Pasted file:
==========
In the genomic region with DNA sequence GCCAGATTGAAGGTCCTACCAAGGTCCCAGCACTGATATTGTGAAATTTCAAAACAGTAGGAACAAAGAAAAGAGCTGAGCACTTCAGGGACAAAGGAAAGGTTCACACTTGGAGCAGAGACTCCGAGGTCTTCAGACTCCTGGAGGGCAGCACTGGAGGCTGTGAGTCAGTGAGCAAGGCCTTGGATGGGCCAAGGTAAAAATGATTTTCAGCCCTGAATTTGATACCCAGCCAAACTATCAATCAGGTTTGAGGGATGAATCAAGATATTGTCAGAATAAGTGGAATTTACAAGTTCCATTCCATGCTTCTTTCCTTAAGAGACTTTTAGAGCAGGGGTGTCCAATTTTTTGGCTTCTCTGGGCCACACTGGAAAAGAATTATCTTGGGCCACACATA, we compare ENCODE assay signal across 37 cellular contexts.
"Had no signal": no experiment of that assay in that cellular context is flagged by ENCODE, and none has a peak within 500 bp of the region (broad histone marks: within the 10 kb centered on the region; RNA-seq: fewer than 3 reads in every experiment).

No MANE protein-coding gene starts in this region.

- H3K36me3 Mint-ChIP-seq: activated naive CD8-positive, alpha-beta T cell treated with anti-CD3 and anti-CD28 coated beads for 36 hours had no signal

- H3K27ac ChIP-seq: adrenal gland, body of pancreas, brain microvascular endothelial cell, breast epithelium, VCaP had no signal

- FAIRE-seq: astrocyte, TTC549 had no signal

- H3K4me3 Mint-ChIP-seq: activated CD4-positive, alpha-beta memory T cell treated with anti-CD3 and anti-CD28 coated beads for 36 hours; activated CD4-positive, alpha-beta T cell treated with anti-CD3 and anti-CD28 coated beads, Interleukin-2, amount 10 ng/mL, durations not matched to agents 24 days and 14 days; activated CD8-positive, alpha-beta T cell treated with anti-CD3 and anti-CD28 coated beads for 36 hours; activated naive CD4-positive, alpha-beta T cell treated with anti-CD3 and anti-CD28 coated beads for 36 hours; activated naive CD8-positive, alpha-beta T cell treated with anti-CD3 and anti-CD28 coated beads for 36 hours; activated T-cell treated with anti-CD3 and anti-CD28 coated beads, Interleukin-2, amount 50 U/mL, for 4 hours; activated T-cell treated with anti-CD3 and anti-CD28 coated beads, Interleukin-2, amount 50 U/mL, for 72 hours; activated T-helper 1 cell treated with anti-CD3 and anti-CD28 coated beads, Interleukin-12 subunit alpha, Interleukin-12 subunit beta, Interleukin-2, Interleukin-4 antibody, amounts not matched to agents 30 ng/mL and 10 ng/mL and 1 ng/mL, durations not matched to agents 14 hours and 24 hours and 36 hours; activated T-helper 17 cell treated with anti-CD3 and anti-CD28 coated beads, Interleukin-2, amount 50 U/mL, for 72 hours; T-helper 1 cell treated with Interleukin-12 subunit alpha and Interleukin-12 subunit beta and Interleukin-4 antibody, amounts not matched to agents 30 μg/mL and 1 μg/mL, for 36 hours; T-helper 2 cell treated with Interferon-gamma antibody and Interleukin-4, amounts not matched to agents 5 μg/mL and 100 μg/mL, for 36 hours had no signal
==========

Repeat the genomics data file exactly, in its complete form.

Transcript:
In the genomic region with DNA sequence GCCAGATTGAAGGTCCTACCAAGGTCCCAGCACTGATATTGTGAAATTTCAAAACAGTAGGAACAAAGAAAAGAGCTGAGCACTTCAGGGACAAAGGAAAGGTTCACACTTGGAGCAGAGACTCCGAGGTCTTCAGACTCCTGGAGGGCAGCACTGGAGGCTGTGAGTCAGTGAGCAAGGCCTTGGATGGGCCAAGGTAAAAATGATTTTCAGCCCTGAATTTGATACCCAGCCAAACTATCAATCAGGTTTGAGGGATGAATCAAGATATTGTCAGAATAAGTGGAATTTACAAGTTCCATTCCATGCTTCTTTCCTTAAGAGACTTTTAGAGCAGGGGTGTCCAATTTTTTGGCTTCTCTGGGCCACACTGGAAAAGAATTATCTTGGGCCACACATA, we compare ENCODE assay signal across 37 cellular contexts.
"Had no signal": no experiment of that assay in that cellular context is flagged by ENCODE, and none has a peak within 500 bp of the region (broad histone marks: within the 10 kb centered on the region; RNA-seq: fewer than 3 reads in every experiment).

No MANE protein-coding gene starts in this region.

- H3K36me3 Mint-ChIP-seq: activated naive CD8-positive, alpha-beta T cell treated with anti-CD3 and anti-CD28 coated beads for 36 hours had no signal

- H3K27ac ChIP-seq: adrenal gland, body of pancreas, brain microvascular endothelial cell, breast epithelium, VCaP had no signal

- FAIRE-seq: astrocyte, TTC549 had no signal

- H3K4me3 Mint-ChIP-seq: activated CD4-positive, alpha-beta memory T cell treated with anti-CD3 and anti-CD28 coated beads for 36 hours; activated CD4-positive, alpha-beta T cell treated with anti-CD3 and anti-CD28 coated beads, Interleukin-2, amount 10 ng/mL, durations not matched to agents 24 days and 14 days; activated CD8-positive, alpha-beta T cell treated with anti-CD3 and anti-CD28 coated beads for 36 hours; activated naive CD4-positive, alpha-beta T cell treated with anti-CD3 and anti-CD28 coated beads for 36 hours; activated naive CD8-positive, alpha-beta T cell treated with anti-CD3 and anti-CD28 coated beads for 36 hours; activated T-cell treated with anti-CD3 and anti-CD28 coated beads, Interleukin-2, amount 50 U/mL, for 4 hours; activated T-cell treated with anti-CD3 and anti-CD28 coated beads, Interleukin-2, amount 50 U/mL, for 72 hours; activated T-helper 1 cell treated with anti-CD3 and anti-CD28 coated beads, Interleukin-12 subunit alpha, Interleukin-12 subunit beta, Interleukin-2, Interleukin-4 antibody, amounts not matched to agents 30 ng/mL and 10 ng/mL and 1 ng/mL, durations not matched to agents 14 hours and 24 hours and 36 hours; activated T-helper 17 cell treated with anti-CD3 and anti-CD28 coated beads, Interleukin-2, amount 50 U/mL, for 72 hours; T-helper 1 cell treated with Interleukin-12 subunit alpha and Interleukin-12 subunit beta and Interleukin-4 antibody, amounts not matched to agents 30 μg/mL and 1 μg/mL, for 36 hours; T-helper 2 cell treated with Interferon-gamma antibody and Interleukin-4, amounts not matched to agents 5 μg/mL and 100 μg/mL, for 36 hours had no signal